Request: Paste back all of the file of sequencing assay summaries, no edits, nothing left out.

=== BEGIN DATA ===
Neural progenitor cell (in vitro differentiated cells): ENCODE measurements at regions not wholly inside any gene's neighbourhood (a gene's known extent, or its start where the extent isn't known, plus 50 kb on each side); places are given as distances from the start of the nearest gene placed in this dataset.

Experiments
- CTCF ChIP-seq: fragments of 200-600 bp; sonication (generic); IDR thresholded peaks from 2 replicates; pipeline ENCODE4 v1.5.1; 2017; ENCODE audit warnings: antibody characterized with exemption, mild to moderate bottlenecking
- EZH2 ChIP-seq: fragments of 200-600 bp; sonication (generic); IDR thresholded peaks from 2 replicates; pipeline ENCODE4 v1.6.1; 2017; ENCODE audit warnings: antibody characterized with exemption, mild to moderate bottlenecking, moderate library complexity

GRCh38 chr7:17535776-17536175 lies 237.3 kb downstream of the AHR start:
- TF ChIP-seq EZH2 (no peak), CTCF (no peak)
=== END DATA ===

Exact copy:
Neural progenitor cell (in vitro differentiated cells): ENCODE measurements at regions not wholly inside any gene's neighbourhood (a gene's known extent, or its start where the extent isn't known, plus 50 kb on each side); places are given as distances from the start of the nearest gene placed in this dataset.

Experiments
- CTCF ChIP-seq: fragments of 200-600 bp; sonication (generic); IDR thresholded peaks from 2 replicates; pipeline ENCODE4 v1.5.1; 2017; ENCODE audit warnings: antibody characterized with exemption, mild to moderate bottlenecking
- EZH2 ChIP-seq: fragments of 200-600 bp; sonication (generic); IDR thresholded peaks from 2 replicates; pipeline ENCODE4 v1.6.1; 2017; ENCODE audit warnings: antibody characterized with exemption, mild to moderate bottlenecking, moderate library complexity

GRCh38 chr7:17535776-17536175 lies 237.3 kb downstream of the AHR start:
- TF ChIP-seq EZH2 (no peak), CTCF (no peak)